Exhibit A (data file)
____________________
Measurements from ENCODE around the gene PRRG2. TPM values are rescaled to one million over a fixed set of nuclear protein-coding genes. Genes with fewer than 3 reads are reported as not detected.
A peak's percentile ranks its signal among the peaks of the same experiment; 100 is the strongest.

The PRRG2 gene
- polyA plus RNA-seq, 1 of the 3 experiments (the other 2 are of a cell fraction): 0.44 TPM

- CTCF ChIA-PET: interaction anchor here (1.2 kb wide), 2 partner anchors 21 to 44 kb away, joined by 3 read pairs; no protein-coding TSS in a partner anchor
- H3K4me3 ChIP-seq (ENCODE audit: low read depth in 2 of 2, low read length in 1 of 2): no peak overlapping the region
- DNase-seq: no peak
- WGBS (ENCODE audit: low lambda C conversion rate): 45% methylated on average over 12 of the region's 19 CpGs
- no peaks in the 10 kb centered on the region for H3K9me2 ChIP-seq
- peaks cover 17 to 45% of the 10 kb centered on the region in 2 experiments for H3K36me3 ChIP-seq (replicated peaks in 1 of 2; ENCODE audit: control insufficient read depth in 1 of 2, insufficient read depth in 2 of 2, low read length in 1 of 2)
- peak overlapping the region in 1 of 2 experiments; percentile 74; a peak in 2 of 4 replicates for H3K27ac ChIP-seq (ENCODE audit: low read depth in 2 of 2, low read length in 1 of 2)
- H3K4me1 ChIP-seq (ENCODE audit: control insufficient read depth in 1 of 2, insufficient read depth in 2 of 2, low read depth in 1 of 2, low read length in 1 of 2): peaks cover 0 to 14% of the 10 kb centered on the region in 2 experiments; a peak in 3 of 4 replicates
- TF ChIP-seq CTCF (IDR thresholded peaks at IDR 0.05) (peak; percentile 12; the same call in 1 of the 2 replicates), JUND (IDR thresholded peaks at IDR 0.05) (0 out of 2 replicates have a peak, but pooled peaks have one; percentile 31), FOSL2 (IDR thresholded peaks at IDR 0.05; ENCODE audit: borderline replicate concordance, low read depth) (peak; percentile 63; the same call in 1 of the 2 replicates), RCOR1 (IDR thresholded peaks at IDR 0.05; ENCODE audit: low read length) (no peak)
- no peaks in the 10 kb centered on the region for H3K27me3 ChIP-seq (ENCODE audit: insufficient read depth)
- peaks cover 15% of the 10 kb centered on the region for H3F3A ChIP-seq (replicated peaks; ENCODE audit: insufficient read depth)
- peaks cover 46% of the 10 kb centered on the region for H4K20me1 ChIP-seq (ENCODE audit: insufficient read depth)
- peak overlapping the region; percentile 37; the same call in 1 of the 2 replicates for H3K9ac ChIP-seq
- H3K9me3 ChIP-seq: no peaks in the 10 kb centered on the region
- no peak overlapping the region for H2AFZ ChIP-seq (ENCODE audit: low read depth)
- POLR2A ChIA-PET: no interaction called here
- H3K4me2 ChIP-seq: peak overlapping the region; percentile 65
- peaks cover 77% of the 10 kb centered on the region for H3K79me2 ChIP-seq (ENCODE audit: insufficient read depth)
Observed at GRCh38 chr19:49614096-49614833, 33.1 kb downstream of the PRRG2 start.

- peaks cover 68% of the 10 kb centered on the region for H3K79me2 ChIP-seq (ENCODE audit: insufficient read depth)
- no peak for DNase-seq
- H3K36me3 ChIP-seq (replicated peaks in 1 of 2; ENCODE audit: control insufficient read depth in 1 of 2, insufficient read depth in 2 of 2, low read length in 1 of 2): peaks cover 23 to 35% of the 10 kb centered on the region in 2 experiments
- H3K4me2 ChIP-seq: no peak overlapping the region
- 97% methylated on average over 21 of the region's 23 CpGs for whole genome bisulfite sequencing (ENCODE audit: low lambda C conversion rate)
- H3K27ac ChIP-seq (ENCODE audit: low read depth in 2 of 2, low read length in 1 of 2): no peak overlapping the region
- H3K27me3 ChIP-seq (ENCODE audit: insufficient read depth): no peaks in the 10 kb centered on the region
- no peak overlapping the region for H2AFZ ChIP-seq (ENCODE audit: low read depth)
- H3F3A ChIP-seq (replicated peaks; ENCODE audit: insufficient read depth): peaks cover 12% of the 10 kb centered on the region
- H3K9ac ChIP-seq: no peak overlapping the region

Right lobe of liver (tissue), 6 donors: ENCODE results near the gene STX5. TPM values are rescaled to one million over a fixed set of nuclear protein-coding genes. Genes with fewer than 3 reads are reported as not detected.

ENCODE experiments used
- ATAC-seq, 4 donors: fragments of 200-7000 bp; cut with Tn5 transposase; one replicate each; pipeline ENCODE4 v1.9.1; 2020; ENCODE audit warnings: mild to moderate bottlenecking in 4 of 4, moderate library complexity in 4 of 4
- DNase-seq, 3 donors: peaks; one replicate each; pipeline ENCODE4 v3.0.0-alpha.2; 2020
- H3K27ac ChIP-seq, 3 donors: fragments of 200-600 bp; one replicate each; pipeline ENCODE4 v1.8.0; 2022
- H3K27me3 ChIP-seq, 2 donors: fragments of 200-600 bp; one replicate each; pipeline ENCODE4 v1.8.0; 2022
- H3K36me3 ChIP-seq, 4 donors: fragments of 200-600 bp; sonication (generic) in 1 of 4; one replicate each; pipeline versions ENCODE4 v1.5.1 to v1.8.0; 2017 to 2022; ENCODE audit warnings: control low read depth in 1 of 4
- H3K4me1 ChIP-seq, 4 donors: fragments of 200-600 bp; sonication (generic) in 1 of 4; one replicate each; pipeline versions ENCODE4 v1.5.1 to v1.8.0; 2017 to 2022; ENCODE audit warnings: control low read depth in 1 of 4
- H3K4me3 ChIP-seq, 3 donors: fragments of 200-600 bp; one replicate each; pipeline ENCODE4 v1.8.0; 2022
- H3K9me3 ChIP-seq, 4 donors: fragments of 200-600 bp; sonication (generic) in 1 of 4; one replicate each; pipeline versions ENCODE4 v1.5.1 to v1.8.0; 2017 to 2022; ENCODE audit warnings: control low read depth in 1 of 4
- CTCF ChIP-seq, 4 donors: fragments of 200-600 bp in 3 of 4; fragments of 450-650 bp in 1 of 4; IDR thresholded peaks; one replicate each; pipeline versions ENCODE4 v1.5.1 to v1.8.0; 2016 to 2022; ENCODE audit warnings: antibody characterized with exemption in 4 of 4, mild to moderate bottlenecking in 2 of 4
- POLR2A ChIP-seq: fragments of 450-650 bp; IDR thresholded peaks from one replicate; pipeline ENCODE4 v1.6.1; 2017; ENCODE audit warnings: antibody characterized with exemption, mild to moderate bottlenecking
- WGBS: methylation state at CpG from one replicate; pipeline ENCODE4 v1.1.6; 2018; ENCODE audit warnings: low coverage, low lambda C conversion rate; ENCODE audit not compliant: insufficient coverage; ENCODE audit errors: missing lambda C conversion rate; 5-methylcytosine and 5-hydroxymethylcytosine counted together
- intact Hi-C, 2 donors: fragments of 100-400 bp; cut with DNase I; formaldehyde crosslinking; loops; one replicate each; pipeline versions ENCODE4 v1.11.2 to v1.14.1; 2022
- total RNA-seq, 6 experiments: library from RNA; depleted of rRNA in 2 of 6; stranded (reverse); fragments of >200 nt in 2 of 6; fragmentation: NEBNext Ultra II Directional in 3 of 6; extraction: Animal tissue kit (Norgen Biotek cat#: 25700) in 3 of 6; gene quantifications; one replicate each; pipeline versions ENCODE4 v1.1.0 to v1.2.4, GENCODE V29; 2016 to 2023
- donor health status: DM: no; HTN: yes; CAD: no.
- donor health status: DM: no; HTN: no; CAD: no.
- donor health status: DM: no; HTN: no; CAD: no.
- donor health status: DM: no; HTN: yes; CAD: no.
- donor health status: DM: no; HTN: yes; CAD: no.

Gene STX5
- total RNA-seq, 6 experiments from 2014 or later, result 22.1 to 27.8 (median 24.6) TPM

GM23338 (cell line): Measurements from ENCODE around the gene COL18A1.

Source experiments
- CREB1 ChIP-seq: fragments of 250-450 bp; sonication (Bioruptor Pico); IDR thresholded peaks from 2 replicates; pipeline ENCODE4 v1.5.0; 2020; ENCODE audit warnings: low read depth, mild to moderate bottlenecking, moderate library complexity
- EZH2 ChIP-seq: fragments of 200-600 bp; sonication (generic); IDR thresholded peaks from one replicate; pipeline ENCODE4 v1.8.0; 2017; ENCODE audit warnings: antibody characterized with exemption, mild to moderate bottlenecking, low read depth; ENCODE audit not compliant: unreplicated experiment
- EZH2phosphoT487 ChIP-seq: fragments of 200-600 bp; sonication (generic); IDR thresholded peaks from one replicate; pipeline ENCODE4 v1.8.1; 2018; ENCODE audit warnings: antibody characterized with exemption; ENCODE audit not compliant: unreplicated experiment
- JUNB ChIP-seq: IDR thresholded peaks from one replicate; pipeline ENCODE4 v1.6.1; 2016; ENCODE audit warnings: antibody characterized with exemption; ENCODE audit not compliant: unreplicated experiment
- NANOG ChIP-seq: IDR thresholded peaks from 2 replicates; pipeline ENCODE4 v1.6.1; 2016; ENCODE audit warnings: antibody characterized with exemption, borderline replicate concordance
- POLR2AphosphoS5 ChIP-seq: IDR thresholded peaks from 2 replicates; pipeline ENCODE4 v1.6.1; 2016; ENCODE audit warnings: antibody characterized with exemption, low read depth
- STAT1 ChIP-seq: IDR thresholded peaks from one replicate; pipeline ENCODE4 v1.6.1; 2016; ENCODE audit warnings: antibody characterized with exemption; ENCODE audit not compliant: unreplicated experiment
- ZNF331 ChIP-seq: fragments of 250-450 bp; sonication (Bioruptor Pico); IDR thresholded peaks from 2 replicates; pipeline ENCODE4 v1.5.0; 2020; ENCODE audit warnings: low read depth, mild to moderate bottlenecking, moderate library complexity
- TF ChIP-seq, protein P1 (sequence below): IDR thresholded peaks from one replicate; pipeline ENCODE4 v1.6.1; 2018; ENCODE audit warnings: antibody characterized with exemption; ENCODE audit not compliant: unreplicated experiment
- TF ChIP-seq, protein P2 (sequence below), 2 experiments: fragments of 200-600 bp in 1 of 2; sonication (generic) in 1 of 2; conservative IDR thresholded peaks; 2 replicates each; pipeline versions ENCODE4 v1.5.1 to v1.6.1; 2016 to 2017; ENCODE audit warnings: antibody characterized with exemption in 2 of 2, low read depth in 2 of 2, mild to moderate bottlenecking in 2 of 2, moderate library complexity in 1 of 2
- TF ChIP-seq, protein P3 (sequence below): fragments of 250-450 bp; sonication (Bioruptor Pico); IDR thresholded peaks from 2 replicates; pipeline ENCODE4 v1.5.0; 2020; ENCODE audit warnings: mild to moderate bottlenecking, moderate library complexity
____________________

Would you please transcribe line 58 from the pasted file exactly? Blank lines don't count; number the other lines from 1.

- CREB1 ChIP-seq: fragments of 250-450 bp; sonication (Bioruptor Pico); IDR thresholded peaks from 2 replicates; pipeline ENCODE4 v1.5.0; 2020; ENCODE audit warnings: low read depth, mild to moderate bottlenecking, moderate library complexity